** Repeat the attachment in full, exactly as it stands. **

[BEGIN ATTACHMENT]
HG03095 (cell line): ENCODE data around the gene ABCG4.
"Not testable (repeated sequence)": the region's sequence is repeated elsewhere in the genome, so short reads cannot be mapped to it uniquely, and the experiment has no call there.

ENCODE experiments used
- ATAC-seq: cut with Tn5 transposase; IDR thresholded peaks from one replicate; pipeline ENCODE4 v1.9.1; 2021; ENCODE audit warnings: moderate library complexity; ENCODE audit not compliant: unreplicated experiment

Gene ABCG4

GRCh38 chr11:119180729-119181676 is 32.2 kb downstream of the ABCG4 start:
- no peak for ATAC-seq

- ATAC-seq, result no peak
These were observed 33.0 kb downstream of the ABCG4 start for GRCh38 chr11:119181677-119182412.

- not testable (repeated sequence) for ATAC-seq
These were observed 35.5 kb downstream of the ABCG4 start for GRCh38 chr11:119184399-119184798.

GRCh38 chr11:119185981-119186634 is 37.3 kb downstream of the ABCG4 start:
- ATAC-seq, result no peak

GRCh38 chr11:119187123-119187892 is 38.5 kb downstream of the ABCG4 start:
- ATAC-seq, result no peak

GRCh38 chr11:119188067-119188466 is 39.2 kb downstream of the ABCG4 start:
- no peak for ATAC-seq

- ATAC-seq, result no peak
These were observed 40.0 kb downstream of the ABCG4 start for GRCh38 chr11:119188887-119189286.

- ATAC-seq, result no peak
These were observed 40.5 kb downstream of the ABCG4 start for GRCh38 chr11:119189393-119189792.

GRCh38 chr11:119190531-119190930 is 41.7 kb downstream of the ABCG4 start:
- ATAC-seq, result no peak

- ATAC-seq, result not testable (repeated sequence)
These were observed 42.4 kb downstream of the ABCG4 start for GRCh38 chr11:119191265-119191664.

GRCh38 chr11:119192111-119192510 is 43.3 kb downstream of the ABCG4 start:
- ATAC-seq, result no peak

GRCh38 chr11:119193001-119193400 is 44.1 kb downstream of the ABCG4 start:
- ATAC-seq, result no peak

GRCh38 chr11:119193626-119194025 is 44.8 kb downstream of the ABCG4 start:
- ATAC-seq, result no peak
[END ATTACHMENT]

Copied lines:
HG03095 (cell line): ENCODE data around the gene ABCG4.
"Not testable (repeated sequence)": the region's sequence is repeated elsewhere in the genome, so short reads cannot be mapped to it uniquely, and the experiment has no call there.

ENCODE experiments used
- ATAC-seq: cut with Tn5 transposase; IDR thresholded peaks from one replicate; pipeline ENCODE4 v1.9.1; 2021; ENCODE audit warnings: moderate library complexity; ENCODE audit not compliant: unreplicated experiment

Gene ABCG4

GRCh38 chr11:119180729-119181676 is 32.2 kb downstream of the ABCG4 start:
- no peak for ATAC-seq

- ATAC-seq, result no peak
These were observed 33.0 kb downstream of the ABCG4 start for GRCh38 chr11:119181677-119182412.

- not testable (repeated sequence) for ATAC-seq
These were observed 35.5 kb downstream of the ABCG4 start for GRCh38 chr11:119184399-119184798.

GRCh38 chr11:119185981-119186634 is 37.3 kb downstream of the ABCG4 start:
- ATAC-seq, result no peak

GRCh38 chr11:119187123-119187892 is 38.5 kb downstream of the ABCG4 start:
- ATAC-seq, result no peak

GRCh38 chr11:119188067-119188466 is 39.2 kb downstream of the ABCG4 start:
- no peak for ATAC-seq

- ATAC-seq, result no peak
These were observed 40.0 kb downstream of the ABCG4 start for GRCh38 chr11:119188887-119189286.

- ATAC-seq, result no peak
These were observed 40.5 kb downstream of the ABCG4 start for GRCh38 chr11:119189393-119189792.

GRCh38 chr11:119190531-119190930 is 41.7 kb downstream of the ABCG4 start:
- ATAC-seq, result no peak

- ATAC-seq, result not testable (repeated sequence)
These were observed 42.4 kb downstream of the ABCG4 start for GRCh38 chr11:119191265-119191664.

GRCh38 chr11:119192111-119192510 is 43.3 kb downstream of the ABCG4 start:
- ATAC-seq, result no peak

GRCh38 chr11:119193001-119193400 is 44.1 kb downstream of the ABCG4 start:
- ATAC-seq, result no peak

GRCh38 chr11:119193626-119194025 is 44.8 kb downstream of the ABCG4 start:
- ATAC-seq, result no peak